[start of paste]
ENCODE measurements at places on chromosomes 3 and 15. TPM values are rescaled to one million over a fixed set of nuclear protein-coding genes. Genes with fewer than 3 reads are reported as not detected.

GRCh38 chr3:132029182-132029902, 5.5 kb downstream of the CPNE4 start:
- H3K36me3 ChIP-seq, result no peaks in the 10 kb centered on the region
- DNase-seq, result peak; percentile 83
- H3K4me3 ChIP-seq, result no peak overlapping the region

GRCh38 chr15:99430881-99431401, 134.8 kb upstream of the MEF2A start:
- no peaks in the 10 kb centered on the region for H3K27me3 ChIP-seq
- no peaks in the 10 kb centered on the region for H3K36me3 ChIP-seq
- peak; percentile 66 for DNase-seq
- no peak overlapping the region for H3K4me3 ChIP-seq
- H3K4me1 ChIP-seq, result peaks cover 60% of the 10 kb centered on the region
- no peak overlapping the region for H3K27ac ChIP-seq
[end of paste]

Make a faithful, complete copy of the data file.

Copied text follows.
ENCODE measurements at places on chromosomes 3 and 15. TPM values are rescaled to one million over a fixed set of nuclear protein-coding genes. Genes with fewer than 3 reads are reported as not detected.

GRCh38 chr3:132029182-132029902, 5.5 kb downstream of the CPNE4 start:
- H3K36me3 ChIP-seq, result no peaks in the 10 kb centered on the region
- DNase-seq, result peak; percentile 83
- H3K4me3 ChIP-seq, result no peak overlapping the region

GRCh38 chr15:99430881-99431401, 134.8 kb upstream of the MEF2A start:
- no peaks in the 10 kb centered on the region for H3K27me3 ChIP-seq
- no peaks in the 10 kb centered on the region for H3K36me3 ChIP-seq
- peak; percentile 66 for DNase-seq
- no peak overlapping the region for H3K4me3 ChIP-seq
- H3K4me1 ChIP-seq, result peaks cover 60% of the 10 kb centered on the region
- no peak overlapping the region for H3K27ac ChIP-seq